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    I like to use the environment variable %NUMBER_OF_PROCESSORS% to determine thread count to use. If it the count is 1 or 2, I used all the processors. If the count is 3 or 4, I use all but one processor. And if the count is higher, I use all but two processors for the thread count. – Adisak Feb 6 '18 at 22:22
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    As a DOS expressions, it looks like this: if "%ADJUSTED_CPUCOUNT%" EQU "" ( if %NUMBER_OF_PROCESSORS% EQU 1 ( set ADJUSTED_CPUCOUNT=1 ) else if %NUMBER_OF_PROCESSORS% EQU 2 ( set ADJUSTED_CPUCOUNT=2 ) else if %NUMBER_OF_PROCESSORS% EQU 3 ( set ADJUSTED_CPUCOUNT=2 ) else if %NUMBER_OF_PROCESSORS% EQU 4 ( set ADJUSTED_CPUCOUNT=3 ) else ( set /A ADJUSTED_CPUCOUNT=%NUMBER_OF_PROCESSORS%-2 ) ) – Adisak Feb 6 '18 at 22:23
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# CONTAINER

to have full compatibility with DVD-players, you'll need to use MPEG-2 format, container, restrictions, codecs. I guess, "modern players" means "mp4" compatibility, which is basically and mostly a mp4-file player - H.264, MPEG-4, AVC => libx264
read more: https://de.wikipedia.org/wiki/H.264

# VIDEO

Have a look at https://trac.ffmpeg.org/wiki/Encode/H.264, especially the part where it is about "profile" and "level", for compatibility
Using -profile:v high -level 4.0 should do it

# AUDIO

Avoid re-encoding audio-tracks with lossy codecs - any mp3 format is lossy, even 320kbps.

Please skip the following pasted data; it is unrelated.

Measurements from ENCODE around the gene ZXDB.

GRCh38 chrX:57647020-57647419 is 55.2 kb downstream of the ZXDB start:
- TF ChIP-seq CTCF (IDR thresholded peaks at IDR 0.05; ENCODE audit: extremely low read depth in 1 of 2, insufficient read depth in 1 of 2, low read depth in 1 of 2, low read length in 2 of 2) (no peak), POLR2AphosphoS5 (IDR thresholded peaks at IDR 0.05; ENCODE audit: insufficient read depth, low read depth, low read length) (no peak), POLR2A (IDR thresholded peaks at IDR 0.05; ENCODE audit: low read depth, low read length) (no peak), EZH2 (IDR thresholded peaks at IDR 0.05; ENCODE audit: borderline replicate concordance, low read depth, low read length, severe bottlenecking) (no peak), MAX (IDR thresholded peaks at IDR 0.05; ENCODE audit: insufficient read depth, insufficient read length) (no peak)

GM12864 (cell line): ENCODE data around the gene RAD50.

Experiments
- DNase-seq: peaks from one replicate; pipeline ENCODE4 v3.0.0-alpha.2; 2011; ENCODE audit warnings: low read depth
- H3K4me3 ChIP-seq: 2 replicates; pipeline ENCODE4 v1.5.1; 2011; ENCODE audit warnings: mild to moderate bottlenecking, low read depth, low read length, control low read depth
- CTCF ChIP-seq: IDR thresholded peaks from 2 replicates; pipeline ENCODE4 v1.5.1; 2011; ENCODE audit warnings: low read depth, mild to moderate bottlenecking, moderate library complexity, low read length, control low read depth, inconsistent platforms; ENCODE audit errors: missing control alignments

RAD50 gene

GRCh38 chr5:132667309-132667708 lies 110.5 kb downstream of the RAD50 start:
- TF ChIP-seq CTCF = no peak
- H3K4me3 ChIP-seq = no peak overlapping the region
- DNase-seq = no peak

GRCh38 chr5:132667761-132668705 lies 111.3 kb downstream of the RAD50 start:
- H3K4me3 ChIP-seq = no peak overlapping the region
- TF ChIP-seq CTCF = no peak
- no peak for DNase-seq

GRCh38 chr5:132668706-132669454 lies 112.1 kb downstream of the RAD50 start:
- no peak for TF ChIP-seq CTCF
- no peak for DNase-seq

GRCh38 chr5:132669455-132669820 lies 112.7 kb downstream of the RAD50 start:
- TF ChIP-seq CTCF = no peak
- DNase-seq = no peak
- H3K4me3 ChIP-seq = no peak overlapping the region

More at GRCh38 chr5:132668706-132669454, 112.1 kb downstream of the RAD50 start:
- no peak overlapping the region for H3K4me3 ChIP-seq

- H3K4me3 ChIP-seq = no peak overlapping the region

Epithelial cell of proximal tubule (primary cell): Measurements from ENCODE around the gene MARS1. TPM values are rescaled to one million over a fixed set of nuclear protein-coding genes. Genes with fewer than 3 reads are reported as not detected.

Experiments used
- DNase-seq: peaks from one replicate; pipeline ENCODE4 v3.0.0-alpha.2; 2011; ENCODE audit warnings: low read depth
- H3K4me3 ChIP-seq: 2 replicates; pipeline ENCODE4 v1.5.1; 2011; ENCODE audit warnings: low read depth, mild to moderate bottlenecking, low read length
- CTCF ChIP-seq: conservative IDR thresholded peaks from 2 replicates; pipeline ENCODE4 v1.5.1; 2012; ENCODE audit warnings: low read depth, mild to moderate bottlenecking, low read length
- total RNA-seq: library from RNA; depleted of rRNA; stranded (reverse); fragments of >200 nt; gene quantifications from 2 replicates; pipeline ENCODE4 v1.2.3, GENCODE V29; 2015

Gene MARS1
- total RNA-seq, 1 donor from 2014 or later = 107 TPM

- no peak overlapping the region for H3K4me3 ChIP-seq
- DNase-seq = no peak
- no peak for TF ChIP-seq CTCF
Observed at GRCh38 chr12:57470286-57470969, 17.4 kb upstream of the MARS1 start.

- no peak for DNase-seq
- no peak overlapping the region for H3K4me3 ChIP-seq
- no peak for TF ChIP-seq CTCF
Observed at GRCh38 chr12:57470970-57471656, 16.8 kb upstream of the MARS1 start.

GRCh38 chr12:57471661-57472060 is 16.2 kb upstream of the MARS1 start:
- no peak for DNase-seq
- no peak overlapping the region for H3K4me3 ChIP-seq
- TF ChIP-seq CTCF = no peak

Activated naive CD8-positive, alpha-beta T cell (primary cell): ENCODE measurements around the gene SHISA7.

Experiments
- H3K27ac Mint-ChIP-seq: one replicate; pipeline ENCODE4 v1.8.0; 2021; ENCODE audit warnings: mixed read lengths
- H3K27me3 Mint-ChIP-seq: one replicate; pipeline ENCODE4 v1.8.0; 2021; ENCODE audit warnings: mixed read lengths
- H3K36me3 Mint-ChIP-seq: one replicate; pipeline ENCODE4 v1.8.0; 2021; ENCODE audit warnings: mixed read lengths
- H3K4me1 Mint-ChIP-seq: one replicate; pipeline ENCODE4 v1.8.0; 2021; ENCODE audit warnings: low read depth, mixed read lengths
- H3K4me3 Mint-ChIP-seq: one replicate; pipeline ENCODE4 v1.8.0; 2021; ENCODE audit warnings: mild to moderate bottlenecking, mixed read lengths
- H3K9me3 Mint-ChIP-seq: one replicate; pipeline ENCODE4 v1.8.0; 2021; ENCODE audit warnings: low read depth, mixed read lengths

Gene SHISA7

Use -c:a copy instead.

So far, it did a pretty good job for me. no sync problems.
Audio streams are not bound to keyframes. Accurate cuts are possible.
If your audio-track is recorded at 44kHz sampling-rate, use max. 256kbps

Use lossy codecs only for the final encode of your video, if you need to fit certain prerequisites.

I've heard of some audio-sync issues, but it looks like the main issue there was, it was protected material(!).

# Finally

I'd prefer something like this:
ffmpeg -i input -c:v libx264 -crf 5 -preset faster -profile:v high -level 4.0 -c:a copy output.mp4

  • Option "-level 4.0" is not needed. Level in x264 is determined based on resolution and FPS, so usually there is no point to set it manually, this will not improve anything. As far as I know ffmpeg can set correct level automatically, so unless you have very good reason to force it and fully understand how to choose level based on FPS and resolution, you should not use "-level" option. If you care about highest compatibility, use "baseline" profile instead "high". – Lissanro Rayen Nov 9 '18 at 13:23